(a) Specific gravity of fly ash = 2.03
(b) Settling characteristic of the fly ash suspension (Initial concentration Cw = 30% by weight)
Time [minutes]
Settled concentration [% by weight]
Final static settled concentration (Cw)ss = 65.66% by weight or (Cv)ss = 48.5% by volume
(c) pH values at different concentrations
Cw [% by weight]
(d) Rheological properties of fly ash at 25° C
[% by weight]
Yield stress
Slurry Viscosity
Relative Slurry Viscosity

Fig. 2. Particle size distribution of fly ash sample

Fig. 3. Variation of ty with Φ for fly ash slurry

Fig. 4. Variation of η/µ with Φ for fly ash slurry

Fig. 5. Rheogram of fly ash slurry at different solid concentration

Fig. 6. Rheological characteristics of fly ash slurry at different solid concentration


The schematic layout of the pilot plant test loop is shown in Figure 7. The major components are mixing tank, slurry pumps, and two pipe loops of 60 m length with bypass line and measuring tank. The test loop is horizontally laid in the Fluid Mechanics Laboratory at I.I.T. Delhi.

The mixing tank, a hopper shaped container, was used for preparing the slurry. The tank is fabricated from 4mm thick mild steel sheets and has an overall height of 2.4 m. It has a square shape at the top (1.25 m × 1.25 m) and has an overall capacity of 1.65 m3. This tank is also provided with a stirrer arrangement which kept the slurry well mixed during experimentation. The slurry from this tank was pumped in either of the two pipe loops namely 105 mm (100 mm NB) loop and 55 mm diameter (50 mm NB) loop by separate slurry pumps. The slurry in 105 mm loops were pumped by a slurry pump with Ni-hard casing (WILFLEY, Model 100 K, Manufactured by M/s Dorr-Oliver Ltd.) driven by a 50 H.P. motor through a V-belt drive system. The flow in the 55 mm loop was achieved by a similar type of pump having 30 H.P. motor. The pumps had the capacity to achieve the desired head and discharge needed for simulating the conditions in the prototype pipeline. A bypass line with a valve is provided in each loop which allowed better control over the flow rates in the main pipe loops while at the same time ensuring that the deposition did not occur in the suction pipes while conducting experiments at low velocities in the pipe loop. The flow through bypass line also ensured thorough mixing of the slurry in the mixing tank especially when the flow rate through the pipe loop was small.

The pipe loops started just down-stream of the pump and were provided with AUDCO valve (plug type) V-1 for controlling the flow rate. This pipe loops contained bends and observation chamber. At the exit of the pipe loop, a diverter has been provided which facilitates the diversion of the flow to the measuring tank. The measuring tank is again in the shape of a hopper. The height of the tank is 1.5 m with the top being a square of 1 m × 1 m with total volume capacity of 1.25 m3. This tank is also connected to the suction of the pump through a 50 mm plug valve to facilitate the transfer of slurry from the measuring tank to the mixing tank. The measuring tank is also provided with a stirrer arrangement. The diverter system at the end of the pipe loop facilitated the diversion of slurry flowing out of the pipeline into the measuring tank for any given length of time. The duration for which the flow is diverted is measured by an electronic stop watch having a resolution of 0.01 second. The volume of slurry collected during this interval is measured by noting the rise in the level of the slurry accurately after allowing sufficient time for the level to stabilise. The area of cross-section of the measuring tank was accurately determined and from this data the flow rate of slurry could be determined to accuracy better than ±1.0%. This method was used to calibrate the magnetic flow meter installed in the pipeline for regular monitoring of the flow rate.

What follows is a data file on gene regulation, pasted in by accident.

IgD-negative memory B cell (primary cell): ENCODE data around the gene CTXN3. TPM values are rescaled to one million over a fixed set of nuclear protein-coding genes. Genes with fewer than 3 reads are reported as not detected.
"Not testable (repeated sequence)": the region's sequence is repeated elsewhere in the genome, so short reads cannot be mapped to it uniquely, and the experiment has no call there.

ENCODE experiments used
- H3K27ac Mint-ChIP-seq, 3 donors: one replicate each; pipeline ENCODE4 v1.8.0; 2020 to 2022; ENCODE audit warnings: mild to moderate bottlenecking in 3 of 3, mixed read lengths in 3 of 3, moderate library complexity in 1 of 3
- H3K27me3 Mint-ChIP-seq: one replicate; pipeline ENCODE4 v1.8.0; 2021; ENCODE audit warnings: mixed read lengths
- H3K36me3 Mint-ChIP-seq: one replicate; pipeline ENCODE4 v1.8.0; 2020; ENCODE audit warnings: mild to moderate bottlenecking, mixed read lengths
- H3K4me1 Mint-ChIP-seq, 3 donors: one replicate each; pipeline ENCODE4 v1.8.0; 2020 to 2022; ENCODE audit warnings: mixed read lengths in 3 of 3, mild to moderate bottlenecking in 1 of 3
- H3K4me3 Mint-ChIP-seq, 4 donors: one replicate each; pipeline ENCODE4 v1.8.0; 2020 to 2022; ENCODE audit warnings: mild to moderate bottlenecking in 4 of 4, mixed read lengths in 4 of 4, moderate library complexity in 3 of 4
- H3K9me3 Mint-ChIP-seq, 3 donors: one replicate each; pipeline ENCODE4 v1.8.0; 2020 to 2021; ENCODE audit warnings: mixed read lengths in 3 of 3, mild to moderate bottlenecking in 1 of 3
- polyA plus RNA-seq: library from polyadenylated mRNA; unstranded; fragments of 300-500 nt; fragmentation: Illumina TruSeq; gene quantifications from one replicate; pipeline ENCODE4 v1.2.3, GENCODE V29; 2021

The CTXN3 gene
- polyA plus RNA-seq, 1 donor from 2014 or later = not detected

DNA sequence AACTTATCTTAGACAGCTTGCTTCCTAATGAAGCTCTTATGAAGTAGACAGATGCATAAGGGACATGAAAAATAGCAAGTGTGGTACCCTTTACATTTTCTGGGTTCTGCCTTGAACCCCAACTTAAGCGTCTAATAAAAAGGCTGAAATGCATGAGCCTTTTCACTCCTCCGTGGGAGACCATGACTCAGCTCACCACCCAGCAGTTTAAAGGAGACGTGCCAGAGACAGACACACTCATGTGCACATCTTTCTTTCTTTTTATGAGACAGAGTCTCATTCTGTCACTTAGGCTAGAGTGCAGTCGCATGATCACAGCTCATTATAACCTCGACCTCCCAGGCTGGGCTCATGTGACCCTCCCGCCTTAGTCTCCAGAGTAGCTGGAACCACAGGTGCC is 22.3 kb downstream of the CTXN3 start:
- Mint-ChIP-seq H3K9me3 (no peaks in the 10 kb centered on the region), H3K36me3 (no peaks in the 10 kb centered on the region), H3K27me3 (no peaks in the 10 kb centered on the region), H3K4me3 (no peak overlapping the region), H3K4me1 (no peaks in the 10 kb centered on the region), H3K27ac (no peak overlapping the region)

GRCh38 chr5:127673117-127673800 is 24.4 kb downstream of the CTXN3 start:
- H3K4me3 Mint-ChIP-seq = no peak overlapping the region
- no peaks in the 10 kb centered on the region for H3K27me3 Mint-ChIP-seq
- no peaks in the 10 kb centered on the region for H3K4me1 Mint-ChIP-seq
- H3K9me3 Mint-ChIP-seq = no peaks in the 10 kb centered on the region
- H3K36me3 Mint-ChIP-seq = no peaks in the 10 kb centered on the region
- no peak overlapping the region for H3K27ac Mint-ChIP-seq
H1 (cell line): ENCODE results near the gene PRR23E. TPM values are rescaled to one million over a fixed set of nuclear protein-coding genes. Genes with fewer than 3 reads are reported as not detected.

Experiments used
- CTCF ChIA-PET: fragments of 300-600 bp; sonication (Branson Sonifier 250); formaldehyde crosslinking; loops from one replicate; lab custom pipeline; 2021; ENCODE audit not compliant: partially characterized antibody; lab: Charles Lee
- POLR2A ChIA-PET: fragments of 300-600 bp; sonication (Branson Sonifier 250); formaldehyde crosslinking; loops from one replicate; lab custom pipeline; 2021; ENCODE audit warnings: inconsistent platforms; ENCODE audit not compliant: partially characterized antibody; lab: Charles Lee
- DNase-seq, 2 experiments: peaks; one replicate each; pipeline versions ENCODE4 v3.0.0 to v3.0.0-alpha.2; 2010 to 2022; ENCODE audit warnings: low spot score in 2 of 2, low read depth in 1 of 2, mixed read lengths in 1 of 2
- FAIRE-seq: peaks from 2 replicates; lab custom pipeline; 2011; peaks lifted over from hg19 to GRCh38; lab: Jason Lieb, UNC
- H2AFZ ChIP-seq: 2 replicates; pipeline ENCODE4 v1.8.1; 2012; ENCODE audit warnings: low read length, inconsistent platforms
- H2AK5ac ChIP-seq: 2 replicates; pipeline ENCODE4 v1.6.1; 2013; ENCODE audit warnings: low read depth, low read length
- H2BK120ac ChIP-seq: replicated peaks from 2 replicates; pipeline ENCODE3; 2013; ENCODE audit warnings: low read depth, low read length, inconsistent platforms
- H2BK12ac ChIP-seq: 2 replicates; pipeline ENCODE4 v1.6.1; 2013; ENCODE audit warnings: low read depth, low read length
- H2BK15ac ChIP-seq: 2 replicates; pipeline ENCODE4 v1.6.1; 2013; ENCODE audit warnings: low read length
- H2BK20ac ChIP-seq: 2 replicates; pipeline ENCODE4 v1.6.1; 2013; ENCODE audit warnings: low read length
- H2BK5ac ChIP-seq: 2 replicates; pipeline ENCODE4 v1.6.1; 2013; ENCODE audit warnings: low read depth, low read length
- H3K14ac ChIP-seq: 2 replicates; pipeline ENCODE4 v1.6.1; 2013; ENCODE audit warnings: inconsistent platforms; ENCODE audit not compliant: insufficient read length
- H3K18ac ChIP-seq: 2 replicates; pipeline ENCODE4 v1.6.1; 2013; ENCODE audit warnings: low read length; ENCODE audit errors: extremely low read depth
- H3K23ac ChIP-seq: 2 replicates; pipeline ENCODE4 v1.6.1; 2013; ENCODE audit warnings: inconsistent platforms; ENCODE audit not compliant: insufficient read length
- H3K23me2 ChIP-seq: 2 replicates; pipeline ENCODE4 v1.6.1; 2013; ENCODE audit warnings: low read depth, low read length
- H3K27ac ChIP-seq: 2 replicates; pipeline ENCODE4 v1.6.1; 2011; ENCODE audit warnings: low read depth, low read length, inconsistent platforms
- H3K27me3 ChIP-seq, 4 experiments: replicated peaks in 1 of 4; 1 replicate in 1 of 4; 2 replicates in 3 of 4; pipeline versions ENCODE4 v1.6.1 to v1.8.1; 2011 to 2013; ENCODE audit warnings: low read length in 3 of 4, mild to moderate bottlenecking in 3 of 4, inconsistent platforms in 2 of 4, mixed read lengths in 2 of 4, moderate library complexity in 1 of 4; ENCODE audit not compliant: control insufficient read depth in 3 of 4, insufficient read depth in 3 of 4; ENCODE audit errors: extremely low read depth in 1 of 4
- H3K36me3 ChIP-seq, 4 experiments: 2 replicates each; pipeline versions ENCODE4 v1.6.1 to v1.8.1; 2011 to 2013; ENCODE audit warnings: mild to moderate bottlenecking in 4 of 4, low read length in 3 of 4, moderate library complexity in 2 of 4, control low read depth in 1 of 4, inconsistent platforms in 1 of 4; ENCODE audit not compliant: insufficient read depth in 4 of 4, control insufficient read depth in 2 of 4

The pipe loops is instrumented with different instruments to carry out different measurements. Several pressure taps with separation chambers have been provided at different locations in the straight section of the pipeline. In the return straight section of the pipeline, a sampling probe is provided for measuring the concentration profile in the straight pipe. At the end of the pipe loop a sampling point is provided in the vertical portions for collecting the efflux sample. In the straight pipeline, a small length of Perspex pipe was provided to establish the deposition velocity of the slurry in the pipeline by observing the motion of the particles at the bottom of the pipeline.